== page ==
7. From the judgment and the decrees of the High Court Partap Singh and Kartar Singh have brought to His Majesty in Council two appeals, which have been consolidated. The vital question, which requires determination, is whether the deed of settlement is binding upon the girls. As stated already, it was their mother, Mussammat Jiwani, who paid the price for the land to Government, and it was not disputed in the trial Court that she had thereby acquired the rights of ownership in the property. Indeed, it is stated by the High Court in their judgment that the learned Counsel for Partap Singh and Kartar Singh conceded before them that 'but for the deed of 1921, the daughters were the only rightful heirs of Mussammat Jiwani.' Does that deed create an obstacle in the way of their right to succeed to the whole of the estate left by their mother ?
8. Ex concesso, the younger girl, Basant Kaur, was a minor on the date of the deed of settlement, but Gujar Singh adopted the role of her guardian for entering into the contract on her behalf. It is, however, clear that he was neither appointed her guardian by any Court, nor could claim that status under the law applicable to her. He himself wanted a share in the estate, and this claim was adverse to her right to succeed, with her sister, to the whole of the estate. The rule of law is firmly established that a minor is not competent to make a contract, and as Gujar Singh had no authority to enter into a contract on her behalf, the deed of settlement must be held to be a void transaction as against her.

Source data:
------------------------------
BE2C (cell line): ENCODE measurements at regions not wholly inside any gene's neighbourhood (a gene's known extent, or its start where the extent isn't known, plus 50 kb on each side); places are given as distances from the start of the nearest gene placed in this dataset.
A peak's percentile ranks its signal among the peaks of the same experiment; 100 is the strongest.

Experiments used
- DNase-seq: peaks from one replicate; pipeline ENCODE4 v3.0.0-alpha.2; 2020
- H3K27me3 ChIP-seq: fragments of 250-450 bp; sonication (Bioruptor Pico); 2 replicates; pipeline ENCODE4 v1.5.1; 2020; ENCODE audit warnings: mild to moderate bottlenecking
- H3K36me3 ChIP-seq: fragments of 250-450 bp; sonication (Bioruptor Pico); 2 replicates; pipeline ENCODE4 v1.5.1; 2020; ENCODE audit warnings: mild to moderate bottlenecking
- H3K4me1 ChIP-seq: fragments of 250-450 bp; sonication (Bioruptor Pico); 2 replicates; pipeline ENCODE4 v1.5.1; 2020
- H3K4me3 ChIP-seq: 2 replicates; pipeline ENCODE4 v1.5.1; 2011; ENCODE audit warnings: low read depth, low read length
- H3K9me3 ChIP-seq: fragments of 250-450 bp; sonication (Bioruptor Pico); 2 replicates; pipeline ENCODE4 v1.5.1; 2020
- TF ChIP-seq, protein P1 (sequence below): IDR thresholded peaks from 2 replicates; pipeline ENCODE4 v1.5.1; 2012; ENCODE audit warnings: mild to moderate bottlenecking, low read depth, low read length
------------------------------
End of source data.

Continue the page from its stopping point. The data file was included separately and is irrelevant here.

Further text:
9. Whether her elder sister, Sant Kaur, also was a.minor at that time is a matter in controversy between the parties. The date of her birth cannot be ascertained with any reasonable certainty, but the circumstances mentioned by the High Court justify the inference that she had not attained the age of majority on the date in question. In any case, however, the elder sister would not be bound if the transaction was unenforceable as against the younger. Their Lordships, after examining the relevant material on the record, see no reason to dissent from the conclusion reached by the learned Judges of the High Court. It is not suggested that Gujar Singh or any other person even purported to act on her behalf as her guardian.
10. It is, however, argued that the transaction should be upheld, because it was a family settlement. Their Lordships cannot assent to the proposition that a party can, by describing a contract as a family settlement, claim for it an exemption from the law governing the capacity of a person to make a valid contract. It is true that if a compromise has been entered into in good faith by the manager of a joint Hindu family, or by a father in such family, a minor member of the family cannot be allowed to disturb it on the ground of inequality of the benefit, unless there was fraud or some other ground which in law vitiates it. This rule proceeds upon the principle that the minor was properly represented by the father or the manager of the family ; and he was, therefore, a party to the compromise. The rule does not offend against any law governing a contract.
11. As regards the transaction for the distribution of squares in the present case, it is not proved that there was any person who had authority, either under the law of contract or under the personal law applicable to the minors, to make the compromise on their behalf, surrendering a moiety of their inheritance to persons who were not entitled to it.
12. Their Lordships have no hesitation in holding that the compromise invoked by the appellants cannot bind the daughters of Mussammat Jiwani. They will, therefore, humbly advise His Majesty that the appeals should be dismissed with costs.